“It came down to the differences between Mattapan and Milton.” Vivian Ortiz, a Mattapan resident and active member of the Greenway Council, was more direct. “They didn’t say it outright, but it was like ‘we don’t want those people here.’”

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Despite these objections, plans for the missing link slowly moved forward, and in 2015 construction began on the section connecting Mattapan Station to Central Ave. The momentum was due to a number of different factors, including more residents in Mattapan becoming involved in the planning process, and advocates like Bike Milton arguing in favor of the missing link within their community. Equally important was the success of the already-built sections of the greenway: “As it got up and running and became successful, real estate listings in Milton started advertising the greenway,” Burns noted.

The missing link finally opened to the public in May of 2017, and it has quickly become a popular destination for people from all over Boston and beyond. The new segment features two beautiful bridges: an elevated boardwalk over the MBTA tracks, and a suspension bridge over the river near Mattapan’s Ryan Playground. The trail has opened up new opportunities for residents in Mattapan, a community with a population that is 80% black and has historically had limited access to the river. According to Ortiz, “When the trail was first opened for public use, the users didn't reflect the ethnic diversity of the neighborhoods surrounding the river.  By now, that's starting to even out.” On this particular Saturday morning in July, the Mattapan section of the trail was filled with teenagers on bikes couples jogging, and babies in strollers, most of them people of color. Ironically, this may be related to the contentious planning process, which left the link with far more access points on the Mattapan side.

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The Neponset River Greenway is one of Boston’s largest and most important open space projects in decades. But its success will not be easy to replicate. According to Ortiz, “The Greenway Council is a group of mostly residents that have been meeting for decades. Essentially we are the neighborhood association for the Neponset River and having direct access to the DCR every month is what makes it a unique. ” Jessica Mink, a long-time Council member and bike activist added, “In setting up the Council, BNAN was very politically connected, and that helps a lot.” This kind of mediation between state agencies and local communities is especially important when organizations like DCR are understaffed and underfunded. “Unfortunately it falls to communities to approach the agency and express community needs. The agencies are really not staffed for it, and they’re just trying to empty the barrels and mow the grass,” Burns said.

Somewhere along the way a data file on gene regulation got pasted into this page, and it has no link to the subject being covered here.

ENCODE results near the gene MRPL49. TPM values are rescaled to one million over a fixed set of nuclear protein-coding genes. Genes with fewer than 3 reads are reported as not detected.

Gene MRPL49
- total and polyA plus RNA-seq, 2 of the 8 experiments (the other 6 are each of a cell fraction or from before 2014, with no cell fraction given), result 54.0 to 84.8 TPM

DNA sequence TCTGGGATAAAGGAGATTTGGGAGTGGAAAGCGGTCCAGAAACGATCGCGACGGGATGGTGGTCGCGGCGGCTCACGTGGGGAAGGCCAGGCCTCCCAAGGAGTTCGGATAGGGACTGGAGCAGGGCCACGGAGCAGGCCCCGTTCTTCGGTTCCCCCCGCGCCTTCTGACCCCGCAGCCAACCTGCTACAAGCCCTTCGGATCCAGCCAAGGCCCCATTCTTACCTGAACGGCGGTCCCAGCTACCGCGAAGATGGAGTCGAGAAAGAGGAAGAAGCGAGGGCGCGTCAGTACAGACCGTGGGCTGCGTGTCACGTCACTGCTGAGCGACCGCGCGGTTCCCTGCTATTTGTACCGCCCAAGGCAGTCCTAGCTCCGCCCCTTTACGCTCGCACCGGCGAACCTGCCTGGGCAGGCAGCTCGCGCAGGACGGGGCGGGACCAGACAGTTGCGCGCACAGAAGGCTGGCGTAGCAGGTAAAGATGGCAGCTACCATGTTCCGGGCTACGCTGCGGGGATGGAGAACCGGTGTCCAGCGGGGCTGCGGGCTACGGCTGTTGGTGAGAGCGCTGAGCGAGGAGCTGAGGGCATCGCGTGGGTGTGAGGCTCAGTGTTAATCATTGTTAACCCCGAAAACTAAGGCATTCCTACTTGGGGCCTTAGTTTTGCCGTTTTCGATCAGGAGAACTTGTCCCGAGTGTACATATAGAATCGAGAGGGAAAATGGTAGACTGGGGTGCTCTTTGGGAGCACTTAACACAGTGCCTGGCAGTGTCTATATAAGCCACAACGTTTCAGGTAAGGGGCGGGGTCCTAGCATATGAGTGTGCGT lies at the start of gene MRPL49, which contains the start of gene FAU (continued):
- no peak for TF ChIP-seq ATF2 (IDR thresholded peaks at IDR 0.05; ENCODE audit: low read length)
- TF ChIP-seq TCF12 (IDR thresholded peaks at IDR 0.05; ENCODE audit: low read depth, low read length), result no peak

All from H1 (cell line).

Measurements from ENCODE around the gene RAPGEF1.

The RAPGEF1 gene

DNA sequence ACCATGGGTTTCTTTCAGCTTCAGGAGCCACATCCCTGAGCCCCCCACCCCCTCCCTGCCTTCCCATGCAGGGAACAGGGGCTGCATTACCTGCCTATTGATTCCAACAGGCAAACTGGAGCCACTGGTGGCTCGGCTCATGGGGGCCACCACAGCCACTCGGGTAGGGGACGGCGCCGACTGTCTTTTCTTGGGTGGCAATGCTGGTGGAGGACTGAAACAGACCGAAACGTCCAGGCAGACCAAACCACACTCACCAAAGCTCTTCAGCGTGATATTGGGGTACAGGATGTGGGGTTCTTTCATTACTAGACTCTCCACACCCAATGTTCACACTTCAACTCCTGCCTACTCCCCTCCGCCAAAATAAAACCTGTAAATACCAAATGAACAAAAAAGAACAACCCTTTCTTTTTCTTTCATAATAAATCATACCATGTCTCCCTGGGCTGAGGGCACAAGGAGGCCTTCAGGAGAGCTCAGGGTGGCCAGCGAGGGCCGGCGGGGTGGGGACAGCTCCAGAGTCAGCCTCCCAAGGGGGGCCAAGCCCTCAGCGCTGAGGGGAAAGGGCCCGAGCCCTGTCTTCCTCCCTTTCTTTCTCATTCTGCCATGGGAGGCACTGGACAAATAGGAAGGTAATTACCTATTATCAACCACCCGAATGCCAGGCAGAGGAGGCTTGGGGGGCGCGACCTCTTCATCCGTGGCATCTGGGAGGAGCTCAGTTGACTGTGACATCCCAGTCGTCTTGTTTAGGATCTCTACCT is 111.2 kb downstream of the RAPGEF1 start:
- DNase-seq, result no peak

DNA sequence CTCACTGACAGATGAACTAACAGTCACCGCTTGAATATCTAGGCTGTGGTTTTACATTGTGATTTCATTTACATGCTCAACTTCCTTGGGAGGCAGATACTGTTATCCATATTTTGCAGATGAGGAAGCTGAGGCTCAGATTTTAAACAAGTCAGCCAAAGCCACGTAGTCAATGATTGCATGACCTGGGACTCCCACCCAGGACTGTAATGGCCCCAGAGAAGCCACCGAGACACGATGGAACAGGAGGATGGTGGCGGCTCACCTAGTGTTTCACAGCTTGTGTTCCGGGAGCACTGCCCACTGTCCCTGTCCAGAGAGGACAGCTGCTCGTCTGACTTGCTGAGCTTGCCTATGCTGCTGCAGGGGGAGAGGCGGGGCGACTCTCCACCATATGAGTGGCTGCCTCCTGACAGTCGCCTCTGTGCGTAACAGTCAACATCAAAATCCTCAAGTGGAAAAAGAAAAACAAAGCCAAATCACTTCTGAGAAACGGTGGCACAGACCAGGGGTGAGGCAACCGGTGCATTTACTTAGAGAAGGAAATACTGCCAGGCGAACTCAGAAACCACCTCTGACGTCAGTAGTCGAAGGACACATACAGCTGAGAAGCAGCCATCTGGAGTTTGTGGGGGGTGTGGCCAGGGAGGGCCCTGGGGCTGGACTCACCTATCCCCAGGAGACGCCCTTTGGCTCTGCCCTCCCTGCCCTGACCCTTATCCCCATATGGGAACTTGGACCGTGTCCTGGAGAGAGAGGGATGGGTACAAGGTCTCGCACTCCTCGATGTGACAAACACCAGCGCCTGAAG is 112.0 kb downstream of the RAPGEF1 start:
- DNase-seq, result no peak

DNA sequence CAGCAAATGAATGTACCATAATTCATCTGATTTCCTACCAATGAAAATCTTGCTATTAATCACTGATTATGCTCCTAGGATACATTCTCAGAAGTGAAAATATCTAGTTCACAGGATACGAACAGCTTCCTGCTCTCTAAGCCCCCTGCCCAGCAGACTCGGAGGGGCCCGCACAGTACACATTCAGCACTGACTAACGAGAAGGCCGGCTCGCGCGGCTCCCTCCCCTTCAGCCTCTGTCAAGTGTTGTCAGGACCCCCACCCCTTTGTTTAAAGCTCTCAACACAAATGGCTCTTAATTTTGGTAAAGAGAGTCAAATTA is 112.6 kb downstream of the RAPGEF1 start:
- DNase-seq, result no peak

“Unfortunately it falls to communities to approach the agency and express community needs. The agencies are really not staffed for it, and they’re just trying to empty the barrels and mow the grass."

Ultimately, the responsibility of planning and organizing projects like the Neponset River Trail has to fall to a coalition of government agencies, nonprofits, and community groups. While greenway projects are almost always community-driven, we can’t assume that all communities will have equal access to the planning process, or that different communities will see eye-to-eye. As a result, there is a need for organizations like BNAN and the Neponset River Greenway Council to actively reach out to communities, and connect them with policy-makers and agencies. It is this network of agencies, organizations, and individuals that will ultimately make a network of trails and greenways possible.